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(Updated from 10:23 a.m.)

At some point, things get so bad that they cannot get any worse. Using this argument, influential

Salomon Smith Barney

analyst Jon Joseph upgraded the semiconductor industry to market outperform from neutral.

Joseph told investors the bottom in semiconductor stocks is just a few months away. Despite the bleak words used to describe the state of chipmaking, the analyst says the worst is in the rearview.

He upgraded eight of the largest semiconductor names, from






. Joseph said he believes the cyclical sector -- which rises and falls with the economy -- cannot get any worse because he thinks shipments hit bottom in February and orders hit bottom in July. The

Philadelphia Stock Exchange Semiconductor Index

, or SOX as the chip tracker is known, has performed dismally since March 23, falling 19%. Where others see devastation, Joseph sees opportunity.

The index closed at 520 yesterday. "We believe the SOX has downside risk to 400, with upside potential to 700," he wrote.

Back in July 2000, Joseph turned on the industry, downgrading four chip names and warning that rising inventory levels could impact the bottom line. He did it again in October, warning that



would feel the pinch due to the declining PC market. At the time, he was the first high-profile analyst to hint the slowdown would be getting a lot worse. In the weeks to come, the comment would prove prescient, with a host of PC makers warning and forcing chipmakers to do the same.

* data in euros.

A closer look at Joseph's reasoning behind the upgrades is less convincing, however. He does not see fundamentals improving. He does not say orders will get better. He does not say spending will pick up significantly. He simply says the sector cannot get any worse, so stocks will recover. "Conditions at many of our companies are the worst that even old-timers, who have been through scores of downturns, have even seen. If it cannot get worse, it will get better. If it gets better, the stocks will begin to reflect that."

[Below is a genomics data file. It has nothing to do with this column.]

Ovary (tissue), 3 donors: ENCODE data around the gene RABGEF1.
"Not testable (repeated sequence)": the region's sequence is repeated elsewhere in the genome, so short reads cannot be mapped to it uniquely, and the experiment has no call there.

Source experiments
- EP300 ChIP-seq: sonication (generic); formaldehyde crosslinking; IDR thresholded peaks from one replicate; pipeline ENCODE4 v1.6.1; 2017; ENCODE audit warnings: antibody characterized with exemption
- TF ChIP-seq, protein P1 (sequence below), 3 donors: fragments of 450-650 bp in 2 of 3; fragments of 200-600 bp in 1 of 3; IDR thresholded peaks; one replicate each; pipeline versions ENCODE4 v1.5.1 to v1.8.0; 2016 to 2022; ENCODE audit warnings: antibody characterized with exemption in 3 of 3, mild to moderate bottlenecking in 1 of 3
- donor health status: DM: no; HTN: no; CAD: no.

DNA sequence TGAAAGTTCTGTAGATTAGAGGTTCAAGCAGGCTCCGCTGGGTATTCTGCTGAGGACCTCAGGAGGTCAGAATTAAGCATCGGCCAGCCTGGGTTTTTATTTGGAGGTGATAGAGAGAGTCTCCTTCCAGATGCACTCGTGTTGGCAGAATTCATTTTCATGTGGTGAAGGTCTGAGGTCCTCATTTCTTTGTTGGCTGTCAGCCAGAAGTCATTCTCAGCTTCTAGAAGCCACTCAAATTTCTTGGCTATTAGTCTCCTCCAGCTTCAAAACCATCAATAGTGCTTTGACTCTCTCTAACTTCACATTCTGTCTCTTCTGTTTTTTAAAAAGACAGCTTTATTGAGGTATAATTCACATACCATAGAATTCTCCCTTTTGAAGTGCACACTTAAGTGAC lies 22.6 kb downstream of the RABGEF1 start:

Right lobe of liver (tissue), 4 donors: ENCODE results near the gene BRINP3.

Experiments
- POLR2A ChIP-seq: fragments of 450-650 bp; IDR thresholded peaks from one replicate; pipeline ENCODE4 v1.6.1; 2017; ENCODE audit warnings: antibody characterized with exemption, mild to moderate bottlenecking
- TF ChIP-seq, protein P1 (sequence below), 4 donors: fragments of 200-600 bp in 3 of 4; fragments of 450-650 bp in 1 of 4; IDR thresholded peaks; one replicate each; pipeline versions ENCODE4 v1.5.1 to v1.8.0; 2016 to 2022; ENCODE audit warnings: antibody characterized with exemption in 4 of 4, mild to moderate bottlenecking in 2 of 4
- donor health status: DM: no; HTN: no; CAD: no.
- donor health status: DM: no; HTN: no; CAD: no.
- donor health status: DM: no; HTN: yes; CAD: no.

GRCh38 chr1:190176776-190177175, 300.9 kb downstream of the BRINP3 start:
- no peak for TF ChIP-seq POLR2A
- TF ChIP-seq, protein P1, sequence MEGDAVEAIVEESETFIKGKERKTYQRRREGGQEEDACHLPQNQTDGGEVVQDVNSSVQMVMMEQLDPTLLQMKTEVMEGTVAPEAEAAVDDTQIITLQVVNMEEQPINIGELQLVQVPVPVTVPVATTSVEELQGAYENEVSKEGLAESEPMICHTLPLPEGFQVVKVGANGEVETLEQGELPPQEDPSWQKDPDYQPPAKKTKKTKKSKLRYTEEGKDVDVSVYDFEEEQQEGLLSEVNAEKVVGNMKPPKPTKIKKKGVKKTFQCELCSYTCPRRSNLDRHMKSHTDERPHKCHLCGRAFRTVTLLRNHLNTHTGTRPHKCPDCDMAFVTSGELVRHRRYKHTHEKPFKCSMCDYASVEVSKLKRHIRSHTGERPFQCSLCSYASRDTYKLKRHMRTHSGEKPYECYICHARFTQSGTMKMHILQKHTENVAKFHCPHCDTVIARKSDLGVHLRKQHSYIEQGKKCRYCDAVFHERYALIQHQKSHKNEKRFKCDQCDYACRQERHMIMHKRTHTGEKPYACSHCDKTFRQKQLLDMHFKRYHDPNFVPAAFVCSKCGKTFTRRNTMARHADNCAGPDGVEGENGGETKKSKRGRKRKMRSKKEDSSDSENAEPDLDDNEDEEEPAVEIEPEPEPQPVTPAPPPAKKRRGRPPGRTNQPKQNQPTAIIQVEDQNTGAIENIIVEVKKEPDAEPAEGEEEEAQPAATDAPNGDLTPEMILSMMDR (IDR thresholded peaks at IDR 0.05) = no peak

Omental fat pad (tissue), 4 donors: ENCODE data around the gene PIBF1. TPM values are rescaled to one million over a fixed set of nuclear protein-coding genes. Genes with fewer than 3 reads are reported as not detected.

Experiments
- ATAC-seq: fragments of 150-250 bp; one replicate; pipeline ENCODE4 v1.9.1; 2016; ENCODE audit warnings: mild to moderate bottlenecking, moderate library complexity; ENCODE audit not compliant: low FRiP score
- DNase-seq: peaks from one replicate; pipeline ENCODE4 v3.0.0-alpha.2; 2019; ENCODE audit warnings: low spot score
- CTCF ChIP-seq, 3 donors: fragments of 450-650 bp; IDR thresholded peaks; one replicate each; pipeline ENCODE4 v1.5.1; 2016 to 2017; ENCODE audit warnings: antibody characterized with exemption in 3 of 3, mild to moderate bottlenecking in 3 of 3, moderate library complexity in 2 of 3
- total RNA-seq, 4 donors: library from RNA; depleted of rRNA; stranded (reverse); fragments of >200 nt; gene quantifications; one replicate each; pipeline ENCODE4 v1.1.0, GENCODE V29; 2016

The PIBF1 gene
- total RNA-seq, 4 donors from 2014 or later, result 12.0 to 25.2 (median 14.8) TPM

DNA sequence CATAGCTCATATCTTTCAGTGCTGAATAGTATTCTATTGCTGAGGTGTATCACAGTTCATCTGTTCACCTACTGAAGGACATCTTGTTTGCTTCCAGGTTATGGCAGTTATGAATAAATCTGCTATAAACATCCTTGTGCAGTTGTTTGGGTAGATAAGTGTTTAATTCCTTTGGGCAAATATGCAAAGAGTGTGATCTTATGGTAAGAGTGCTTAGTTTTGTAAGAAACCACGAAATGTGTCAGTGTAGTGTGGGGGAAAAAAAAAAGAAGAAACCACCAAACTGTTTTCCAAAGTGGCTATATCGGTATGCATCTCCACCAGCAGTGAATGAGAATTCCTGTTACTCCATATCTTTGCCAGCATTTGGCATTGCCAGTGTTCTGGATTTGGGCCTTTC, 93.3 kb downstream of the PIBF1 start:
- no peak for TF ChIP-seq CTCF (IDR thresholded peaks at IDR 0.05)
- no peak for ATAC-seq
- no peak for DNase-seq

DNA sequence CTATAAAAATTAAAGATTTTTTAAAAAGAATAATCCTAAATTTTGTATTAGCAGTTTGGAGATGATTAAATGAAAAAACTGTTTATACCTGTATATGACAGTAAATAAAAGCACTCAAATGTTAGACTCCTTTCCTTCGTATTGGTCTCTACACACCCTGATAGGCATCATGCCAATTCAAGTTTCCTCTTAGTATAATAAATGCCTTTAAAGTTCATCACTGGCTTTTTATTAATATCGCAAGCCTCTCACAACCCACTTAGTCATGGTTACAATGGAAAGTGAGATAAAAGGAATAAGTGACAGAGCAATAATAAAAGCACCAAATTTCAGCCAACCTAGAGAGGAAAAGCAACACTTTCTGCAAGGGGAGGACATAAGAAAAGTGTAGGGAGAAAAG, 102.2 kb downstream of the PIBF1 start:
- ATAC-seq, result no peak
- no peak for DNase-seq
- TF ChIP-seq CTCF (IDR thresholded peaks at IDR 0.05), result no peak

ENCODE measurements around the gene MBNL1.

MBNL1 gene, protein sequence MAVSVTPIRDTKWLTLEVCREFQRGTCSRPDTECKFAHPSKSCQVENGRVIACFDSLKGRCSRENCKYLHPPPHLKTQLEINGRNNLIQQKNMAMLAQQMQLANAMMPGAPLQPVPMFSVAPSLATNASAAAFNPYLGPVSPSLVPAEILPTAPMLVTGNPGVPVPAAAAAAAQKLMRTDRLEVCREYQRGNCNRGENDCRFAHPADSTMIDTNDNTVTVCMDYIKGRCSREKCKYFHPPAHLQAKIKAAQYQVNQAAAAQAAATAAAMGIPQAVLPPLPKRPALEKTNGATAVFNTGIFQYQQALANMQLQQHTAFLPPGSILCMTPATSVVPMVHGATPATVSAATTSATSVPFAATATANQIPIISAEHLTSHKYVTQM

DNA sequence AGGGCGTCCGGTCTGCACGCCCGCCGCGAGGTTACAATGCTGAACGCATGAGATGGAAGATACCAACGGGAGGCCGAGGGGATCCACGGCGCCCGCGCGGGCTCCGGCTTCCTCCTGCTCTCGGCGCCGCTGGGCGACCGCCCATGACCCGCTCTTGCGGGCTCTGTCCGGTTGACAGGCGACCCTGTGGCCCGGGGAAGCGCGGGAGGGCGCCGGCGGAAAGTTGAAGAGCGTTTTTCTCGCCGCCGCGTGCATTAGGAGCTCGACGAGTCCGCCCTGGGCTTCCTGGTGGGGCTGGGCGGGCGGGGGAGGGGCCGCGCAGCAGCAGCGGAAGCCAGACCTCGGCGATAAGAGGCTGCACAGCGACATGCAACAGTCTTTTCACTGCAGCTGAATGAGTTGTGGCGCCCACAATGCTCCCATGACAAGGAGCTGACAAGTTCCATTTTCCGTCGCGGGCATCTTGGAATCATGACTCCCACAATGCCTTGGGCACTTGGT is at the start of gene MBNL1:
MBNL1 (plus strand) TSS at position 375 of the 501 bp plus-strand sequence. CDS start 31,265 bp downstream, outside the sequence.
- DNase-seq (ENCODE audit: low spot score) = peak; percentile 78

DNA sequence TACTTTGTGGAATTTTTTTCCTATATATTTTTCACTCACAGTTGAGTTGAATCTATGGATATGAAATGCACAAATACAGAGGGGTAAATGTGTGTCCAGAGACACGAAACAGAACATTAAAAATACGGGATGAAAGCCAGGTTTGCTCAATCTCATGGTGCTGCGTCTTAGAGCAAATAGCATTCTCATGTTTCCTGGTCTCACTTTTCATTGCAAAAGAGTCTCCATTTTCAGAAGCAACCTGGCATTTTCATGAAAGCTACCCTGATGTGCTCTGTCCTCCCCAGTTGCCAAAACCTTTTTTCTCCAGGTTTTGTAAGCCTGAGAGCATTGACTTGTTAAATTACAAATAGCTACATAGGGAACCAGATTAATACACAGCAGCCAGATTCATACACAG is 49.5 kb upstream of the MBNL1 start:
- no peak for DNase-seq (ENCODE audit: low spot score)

According to the analyst, the personal computing market should rebound a little bit in the second half of the year. That isn't saying much considering that personal computer growth will be the lowest since 1985. Positive data from Taiwan about motherboards points to a possible recovery, but the first three weeks of March show that consumer demand is almost nonexistent. Joseph also believes PC inventory problems are clearing up.

In a note this morning,

Goldman Sachs'

Terry Ragsdale took a "wait-and-see" approach to the semiconductor industry, also acknowledging the bottom could be at hand. But Ragsdale sees no reason to buy right now. Not until next week, when investors have reacted to a wide slate of earnings releases, which are expected to be horrible.

"Next week is the heart of semiconductor earnings season. The fundamental news will be lousy, with only the magnitude of lousiness in question, and we expect another significant round of downward estimate revisions as a result," he wrote. "What's less clear is how the stocks will react. If the second quarter turns out to be another double-digit sequential revenue decline, investors may conclude that two such quarters mean that the worst is behind us."

Optimistically Pessimistic? Or Pessimistically Optimistic?

Just two days ago, Joseph said Intel could dip below $20, but it hasn't yet, closing at $24.77 yesterday. It's worth noting that Joseph, who was right nine months ago when he turned negative on Intel and other chip companies, hasn't changed his tune. He still thinks Intel faces a downside risk to $20, only this time, he thinks the stock has upside to $40.

Joseph's comments, based primarily on stock valuations, slide down the slippery slope of relativism. One on hand, the environment is terrible and stocks could still go a little lower. On the other hand, stock prices are so low that there's really no place else to go but up. That's his view on Intel, anyway.

"Coming out of its worst quarter in 15 years, we believe Intel will benefit from a seasonal and secular acceleration in the second-half of 2001, extending into 2002," Joseph wrote. "This despite news of slowing in some overseas markets."

Joseph made similar comments about nearly every company he upgraded, acknowledging fundamental weakness, while seeing upside. Here's a roundup: